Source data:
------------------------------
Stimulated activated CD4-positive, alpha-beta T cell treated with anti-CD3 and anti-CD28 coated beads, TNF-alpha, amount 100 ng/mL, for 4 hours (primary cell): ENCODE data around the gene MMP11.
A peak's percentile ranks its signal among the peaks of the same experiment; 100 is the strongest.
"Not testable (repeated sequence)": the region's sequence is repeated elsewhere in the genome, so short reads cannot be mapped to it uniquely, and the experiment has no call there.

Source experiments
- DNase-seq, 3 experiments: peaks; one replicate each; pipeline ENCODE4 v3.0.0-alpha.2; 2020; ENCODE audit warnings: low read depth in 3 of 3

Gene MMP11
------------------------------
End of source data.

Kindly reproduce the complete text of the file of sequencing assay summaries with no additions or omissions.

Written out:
Stimulated activated CD4-positive, alpha-beta T cell treated with anti-CD3 and anti-CD28 coated beads, TNF-alpha, amount 100 ng/mL, for 4 hours (primary cell): ENCODE data around the gene MMP11.
A peak's percentile ranks its signal among the peaks of the same experiment; 100 is the strongest.
"Not testable (repeated sequence)": the region's sequence is repeated elsewhere in the genome, so short reads cannot be mapped to it uniquely, and the experiment has no call there.

Source experiments
- DNase-seq, 3 experiments: peaks; one replicate each; pipeline ENCODE4 v3.0.0-alpha.2; 2020; ENCODE audit warnings: low read depth in 3 of 3

Gene MMP11